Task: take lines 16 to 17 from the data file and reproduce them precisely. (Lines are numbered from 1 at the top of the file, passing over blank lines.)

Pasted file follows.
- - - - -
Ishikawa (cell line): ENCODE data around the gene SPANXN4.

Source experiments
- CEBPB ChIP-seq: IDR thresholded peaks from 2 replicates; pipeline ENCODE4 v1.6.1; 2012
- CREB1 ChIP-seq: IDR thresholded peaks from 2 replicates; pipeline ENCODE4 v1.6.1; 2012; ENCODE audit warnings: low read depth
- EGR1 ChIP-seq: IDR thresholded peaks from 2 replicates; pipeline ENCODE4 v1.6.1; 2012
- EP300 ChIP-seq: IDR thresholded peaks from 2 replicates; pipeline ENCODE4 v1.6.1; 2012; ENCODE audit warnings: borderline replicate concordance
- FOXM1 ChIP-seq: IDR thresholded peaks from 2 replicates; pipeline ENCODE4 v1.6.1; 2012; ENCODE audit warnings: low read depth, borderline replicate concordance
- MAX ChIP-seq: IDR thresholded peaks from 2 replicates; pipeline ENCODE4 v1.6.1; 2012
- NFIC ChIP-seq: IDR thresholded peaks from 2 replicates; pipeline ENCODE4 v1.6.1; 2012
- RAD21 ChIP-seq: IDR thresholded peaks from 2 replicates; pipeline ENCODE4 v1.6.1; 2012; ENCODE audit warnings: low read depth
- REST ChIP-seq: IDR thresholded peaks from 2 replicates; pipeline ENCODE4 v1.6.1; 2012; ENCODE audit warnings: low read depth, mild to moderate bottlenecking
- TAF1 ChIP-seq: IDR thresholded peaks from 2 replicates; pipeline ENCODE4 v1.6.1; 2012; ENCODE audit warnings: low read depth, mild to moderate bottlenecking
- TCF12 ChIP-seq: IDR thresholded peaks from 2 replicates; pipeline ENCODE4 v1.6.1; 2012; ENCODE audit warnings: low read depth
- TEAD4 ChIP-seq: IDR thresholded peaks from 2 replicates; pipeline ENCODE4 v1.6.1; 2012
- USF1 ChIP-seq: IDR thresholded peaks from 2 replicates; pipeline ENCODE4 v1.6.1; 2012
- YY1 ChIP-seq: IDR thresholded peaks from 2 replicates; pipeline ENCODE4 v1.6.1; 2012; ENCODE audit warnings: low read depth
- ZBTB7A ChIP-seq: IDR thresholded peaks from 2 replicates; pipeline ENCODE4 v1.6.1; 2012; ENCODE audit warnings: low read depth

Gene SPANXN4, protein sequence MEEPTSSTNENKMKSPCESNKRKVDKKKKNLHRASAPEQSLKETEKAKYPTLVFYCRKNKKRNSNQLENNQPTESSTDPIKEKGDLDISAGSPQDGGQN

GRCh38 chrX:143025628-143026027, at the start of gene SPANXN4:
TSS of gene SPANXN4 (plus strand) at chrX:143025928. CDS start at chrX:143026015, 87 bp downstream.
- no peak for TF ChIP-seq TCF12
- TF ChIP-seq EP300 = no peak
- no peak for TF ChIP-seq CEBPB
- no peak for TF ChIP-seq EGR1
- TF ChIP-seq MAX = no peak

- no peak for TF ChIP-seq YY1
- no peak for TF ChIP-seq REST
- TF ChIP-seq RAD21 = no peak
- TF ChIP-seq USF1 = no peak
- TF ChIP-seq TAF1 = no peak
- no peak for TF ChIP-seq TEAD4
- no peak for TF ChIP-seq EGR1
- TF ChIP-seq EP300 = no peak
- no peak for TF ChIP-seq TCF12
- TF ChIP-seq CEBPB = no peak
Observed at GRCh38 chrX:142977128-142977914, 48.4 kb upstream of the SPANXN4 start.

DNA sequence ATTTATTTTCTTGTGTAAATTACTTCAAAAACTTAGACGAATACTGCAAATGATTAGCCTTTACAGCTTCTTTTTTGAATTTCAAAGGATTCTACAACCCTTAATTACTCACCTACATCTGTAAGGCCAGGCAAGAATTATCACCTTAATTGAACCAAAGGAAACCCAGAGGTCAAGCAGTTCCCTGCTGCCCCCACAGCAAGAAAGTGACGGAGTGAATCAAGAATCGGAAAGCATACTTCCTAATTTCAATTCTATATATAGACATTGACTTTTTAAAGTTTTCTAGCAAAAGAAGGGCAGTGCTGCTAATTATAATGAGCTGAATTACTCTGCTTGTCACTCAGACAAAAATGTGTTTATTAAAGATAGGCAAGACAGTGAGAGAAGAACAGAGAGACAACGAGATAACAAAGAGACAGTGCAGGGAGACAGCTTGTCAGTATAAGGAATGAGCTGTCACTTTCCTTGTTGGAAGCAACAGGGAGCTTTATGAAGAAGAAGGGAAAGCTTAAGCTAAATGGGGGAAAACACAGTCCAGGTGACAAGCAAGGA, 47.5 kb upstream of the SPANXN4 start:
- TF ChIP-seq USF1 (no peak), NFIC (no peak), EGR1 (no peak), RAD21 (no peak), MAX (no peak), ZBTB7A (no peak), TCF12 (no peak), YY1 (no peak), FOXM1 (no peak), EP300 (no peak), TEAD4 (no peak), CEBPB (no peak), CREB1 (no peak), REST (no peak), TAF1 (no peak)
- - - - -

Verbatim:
- YY1 ChIP-seq: IDR thresholded peaks from 2 replicates; pipeline ENCODE4 v1.6.1; 2012; ENCODE audit warnings: low read depth
- ZBTB7A ChIP-seq: IDR thresholded peaks from 2 replicates; pipeline ENCODE4 v1.6.1; 2012; ENCODE audit warnings: low read depth